0
$\begingroup$

I'm new to machine learning, I have been doing a multiple linear regression (with 3 features,1 target). I'm using train_test_split module from sklearn to split the data into training and test data. Each time when I run the model I get different R-square values such as 0.6, 0.7, -0.122, 0.2, 0.9. How can I interpret this varying R-square value for the multiple linear regression? Is this behavior suggesting me to go for a non-linear regression?

Thanks in advance

$\endgroup$
  • 1
    $\begingroup$ You are doing something wrong. First $R^2$ can't be negative. Second, while there could be some variation in it on re-runs of the model, what you post is not reasonable. But we'd need to know a lot more to be able to tell what you are doing wrong. It could be your N is too small, it could be an error in the code, it could be a problem in how you are splitting the data, and I'm sure there are other posssibilities. $\endgroup$ – Peter Flom - Reinstate Monica Jul 15 '18 at 16:57
  • $\begingroup$ My data set is too small it contains only 18 rows, Training data size is 14 and test data size is 4. $\endgroup$ – PreeJackie Jul 15 '18 at 17:05
1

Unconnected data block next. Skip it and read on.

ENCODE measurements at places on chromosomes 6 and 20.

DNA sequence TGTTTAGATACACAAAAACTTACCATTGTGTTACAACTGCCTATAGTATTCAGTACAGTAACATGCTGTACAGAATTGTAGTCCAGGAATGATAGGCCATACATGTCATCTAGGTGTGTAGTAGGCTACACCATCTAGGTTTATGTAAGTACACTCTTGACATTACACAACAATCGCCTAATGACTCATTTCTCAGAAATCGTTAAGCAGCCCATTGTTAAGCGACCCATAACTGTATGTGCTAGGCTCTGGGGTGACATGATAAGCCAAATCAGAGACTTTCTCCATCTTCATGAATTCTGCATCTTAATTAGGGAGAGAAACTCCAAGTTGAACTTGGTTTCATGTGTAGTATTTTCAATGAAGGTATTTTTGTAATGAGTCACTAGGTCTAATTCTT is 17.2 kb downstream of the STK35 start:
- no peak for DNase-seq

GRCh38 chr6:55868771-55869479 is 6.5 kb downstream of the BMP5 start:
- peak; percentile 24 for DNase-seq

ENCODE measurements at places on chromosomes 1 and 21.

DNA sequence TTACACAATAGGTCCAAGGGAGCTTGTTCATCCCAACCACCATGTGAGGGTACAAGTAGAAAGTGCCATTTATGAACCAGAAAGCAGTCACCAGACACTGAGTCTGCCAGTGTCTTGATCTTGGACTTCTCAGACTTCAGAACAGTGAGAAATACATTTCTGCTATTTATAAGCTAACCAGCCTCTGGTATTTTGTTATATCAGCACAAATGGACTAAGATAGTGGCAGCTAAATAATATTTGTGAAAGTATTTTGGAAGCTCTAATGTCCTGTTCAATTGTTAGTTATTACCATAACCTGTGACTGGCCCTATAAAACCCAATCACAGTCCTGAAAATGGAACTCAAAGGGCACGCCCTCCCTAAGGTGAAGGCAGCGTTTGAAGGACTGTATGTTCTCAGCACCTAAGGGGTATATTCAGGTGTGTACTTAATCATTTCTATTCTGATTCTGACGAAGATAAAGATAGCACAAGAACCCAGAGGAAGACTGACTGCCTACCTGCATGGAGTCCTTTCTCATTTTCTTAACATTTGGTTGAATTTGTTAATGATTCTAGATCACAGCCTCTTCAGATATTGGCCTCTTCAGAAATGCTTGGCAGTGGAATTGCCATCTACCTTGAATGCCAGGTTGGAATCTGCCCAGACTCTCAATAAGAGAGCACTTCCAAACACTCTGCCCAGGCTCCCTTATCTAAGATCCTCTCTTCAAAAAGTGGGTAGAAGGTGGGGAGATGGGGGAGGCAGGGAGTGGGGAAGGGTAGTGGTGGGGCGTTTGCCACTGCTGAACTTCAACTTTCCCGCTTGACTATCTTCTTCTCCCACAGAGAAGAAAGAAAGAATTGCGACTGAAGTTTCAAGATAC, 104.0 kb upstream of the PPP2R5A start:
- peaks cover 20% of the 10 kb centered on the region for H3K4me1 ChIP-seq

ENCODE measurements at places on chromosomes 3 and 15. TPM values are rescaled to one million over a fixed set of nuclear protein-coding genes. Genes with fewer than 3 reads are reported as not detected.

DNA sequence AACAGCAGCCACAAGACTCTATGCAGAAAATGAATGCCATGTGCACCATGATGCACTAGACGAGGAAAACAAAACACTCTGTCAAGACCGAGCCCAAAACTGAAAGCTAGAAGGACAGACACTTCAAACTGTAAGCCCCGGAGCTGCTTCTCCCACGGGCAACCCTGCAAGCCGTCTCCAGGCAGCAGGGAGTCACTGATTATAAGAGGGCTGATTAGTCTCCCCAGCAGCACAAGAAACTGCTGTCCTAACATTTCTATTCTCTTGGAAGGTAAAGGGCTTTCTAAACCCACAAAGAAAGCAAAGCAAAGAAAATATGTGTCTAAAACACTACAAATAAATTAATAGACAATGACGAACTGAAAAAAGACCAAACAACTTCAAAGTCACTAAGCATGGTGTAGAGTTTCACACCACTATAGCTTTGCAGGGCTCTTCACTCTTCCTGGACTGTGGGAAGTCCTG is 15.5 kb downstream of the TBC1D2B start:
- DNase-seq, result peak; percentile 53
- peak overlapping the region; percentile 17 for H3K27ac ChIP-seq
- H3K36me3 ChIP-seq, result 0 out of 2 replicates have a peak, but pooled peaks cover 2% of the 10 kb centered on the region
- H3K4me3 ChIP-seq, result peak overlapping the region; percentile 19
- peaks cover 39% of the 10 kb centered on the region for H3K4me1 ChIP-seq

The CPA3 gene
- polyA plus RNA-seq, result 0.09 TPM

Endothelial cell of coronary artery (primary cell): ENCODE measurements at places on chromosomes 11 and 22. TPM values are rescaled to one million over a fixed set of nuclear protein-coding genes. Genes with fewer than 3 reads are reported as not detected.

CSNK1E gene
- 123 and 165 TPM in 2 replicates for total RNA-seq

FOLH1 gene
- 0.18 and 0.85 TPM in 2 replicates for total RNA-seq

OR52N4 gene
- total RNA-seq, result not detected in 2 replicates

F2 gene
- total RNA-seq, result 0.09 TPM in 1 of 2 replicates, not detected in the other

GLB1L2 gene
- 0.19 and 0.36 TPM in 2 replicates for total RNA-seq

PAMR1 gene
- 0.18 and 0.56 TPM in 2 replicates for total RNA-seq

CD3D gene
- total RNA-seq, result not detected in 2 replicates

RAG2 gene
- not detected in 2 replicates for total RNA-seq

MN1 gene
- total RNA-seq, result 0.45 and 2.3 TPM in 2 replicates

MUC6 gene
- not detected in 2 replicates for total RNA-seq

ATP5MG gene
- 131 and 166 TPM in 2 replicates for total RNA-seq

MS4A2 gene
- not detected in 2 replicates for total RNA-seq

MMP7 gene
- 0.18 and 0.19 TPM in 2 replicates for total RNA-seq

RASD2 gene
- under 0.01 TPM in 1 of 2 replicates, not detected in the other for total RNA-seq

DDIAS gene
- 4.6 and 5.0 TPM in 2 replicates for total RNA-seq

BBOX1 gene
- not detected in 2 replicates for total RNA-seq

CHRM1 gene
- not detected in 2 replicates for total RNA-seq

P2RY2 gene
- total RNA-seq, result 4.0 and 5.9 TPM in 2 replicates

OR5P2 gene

$\begingroup$

Per your comment, your whole data set is 18 and you've split it into 14 for training and 4 for test.

So, in your test data, you have 4 cases and 3 variables. That's way way overfit. Even if you split it into 9 and 9, you can only sensibly look at one independent variable with so little data.

You need either a much simpler model or a lot more data.

$\endgroup$
  • $\begingroup$ What do you mean by a simpler method? Could you please provide me an example. Adding that my residual plot showing a trend or structure when splitting the data 50% for train and 50% for a test. Whether this a indication to go for a non-linear model $\endgroup$ – PreeJackie Jul 15 '18 at 17:30
  • 1
    $\begingroup$ A simpler model - that is, one with fewer independent variables. In fact, you only have enough data for one independent variable. $\endgroup$ – Peter Flom - Reinstate Monica Jul 16 '18 at 11:14

Your Answer

By clicking “Post Your Answer”, you agree to our terms of service, privacy policy and cookie policy

Not the answer you're looking for? Browse other questions tagged or ask your own question.